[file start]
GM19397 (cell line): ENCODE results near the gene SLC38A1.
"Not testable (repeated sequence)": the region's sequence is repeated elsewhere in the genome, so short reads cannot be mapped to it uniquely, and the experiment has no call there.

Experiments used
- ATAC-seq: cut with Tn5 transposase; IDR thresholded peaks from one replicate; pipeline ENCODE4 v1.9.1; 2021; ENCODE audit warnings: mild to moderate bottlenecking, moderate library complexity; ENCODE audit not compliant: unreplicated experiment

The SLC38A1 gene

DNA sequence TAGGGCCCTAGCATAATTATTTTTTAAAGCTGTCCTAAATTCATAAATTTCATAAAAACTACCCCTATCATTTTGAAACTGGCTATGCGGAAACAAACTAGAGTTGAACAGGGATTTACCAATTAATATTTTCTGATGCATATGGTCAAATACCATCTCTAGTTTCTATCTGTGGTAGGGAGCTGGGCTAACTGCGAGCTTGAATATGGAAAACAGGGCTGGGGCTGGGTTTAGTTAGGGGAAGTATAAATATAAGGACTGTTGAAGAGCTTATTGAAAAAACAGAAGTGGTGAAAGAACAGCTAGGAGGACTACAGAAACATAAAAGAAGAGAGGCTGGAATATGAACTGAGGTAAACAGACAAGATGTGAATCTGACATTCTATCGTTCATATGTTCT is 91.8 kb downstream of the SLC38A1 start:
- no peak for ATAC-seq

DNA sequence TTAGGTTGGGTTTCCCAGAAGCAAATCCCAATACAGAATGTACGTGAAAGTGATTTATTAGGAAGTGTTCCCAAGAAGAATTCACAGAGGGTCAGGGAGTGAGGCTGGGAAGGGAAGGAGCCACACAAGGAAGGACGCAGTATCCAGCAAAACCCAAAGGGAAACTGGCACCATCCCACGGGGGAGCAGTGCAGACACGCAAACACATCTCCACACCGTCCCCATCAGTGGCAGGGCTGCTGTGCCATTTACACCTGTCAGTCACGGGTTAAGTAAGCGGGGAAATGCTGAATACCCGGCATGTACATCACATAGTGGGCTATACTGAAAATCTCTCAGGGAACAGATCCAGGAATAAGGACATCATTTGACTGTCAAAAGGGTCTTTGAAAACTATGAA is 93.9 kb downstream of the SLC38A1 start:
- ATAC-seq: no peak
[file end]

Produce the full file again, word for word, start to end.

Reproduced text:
GM19397 (cell line): ENCODE results near the gene SLC38A1.
"Not testable (repeated sequence)": the region's sequence is repeated elsewhere in the genome, so short reads cannot be mapped to it uniquely, and the experiment has no call there.

Experiments used
- ATAC-seq: cut with Tn5 transposase; IDR thresholded peaks from one replicate; pipeline ENCODE4 v1.9.1; 2021; ENCODE audit warnings: mild to moderate bottlenecking, moderate library complexity; ENCODE audit not compliant: unreplicated experiment

The SLC38A1 gene

DNA sequence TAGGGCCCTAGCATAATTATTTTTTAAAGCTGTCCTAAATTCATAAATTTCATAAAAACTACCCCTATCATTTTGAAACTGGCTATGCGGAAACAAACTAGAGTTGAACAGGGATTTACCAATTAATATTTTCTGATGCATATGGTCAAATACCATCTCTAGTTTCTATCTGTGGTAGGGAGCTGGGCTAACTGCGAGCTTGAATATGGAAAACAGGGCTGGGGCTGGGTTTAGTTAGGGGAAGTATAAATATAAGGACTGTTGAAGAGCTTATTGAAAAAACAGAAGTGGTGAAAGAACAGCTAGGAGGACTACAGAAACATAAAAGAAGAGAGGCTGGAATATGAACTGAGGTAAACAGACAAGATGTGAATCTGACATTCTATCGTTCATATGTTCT is 91.8 kb downstream of the SLC38A1 start:
- no peak for ATAC-seq

DNA sequence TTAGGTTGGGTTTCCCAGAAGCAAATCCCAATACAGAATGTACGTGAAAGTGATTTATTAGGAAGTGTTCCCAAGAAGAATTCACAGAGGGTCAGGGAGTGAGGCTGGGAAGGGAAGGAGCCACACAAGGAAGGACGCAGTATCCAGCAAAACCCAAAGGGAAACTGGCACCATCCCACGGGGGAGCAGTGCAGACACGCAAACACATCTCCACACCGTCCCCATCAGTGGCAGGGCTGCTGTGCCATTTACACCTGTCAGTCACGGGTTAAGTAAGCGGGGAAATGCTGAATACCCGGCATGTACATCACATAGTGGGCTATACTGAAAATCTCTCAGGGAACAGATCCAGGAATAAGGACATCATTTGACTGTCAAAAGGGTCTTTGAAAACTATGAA is 93.9 kb downstream of the SLC38A1 start:
- ATAC-seq: no peak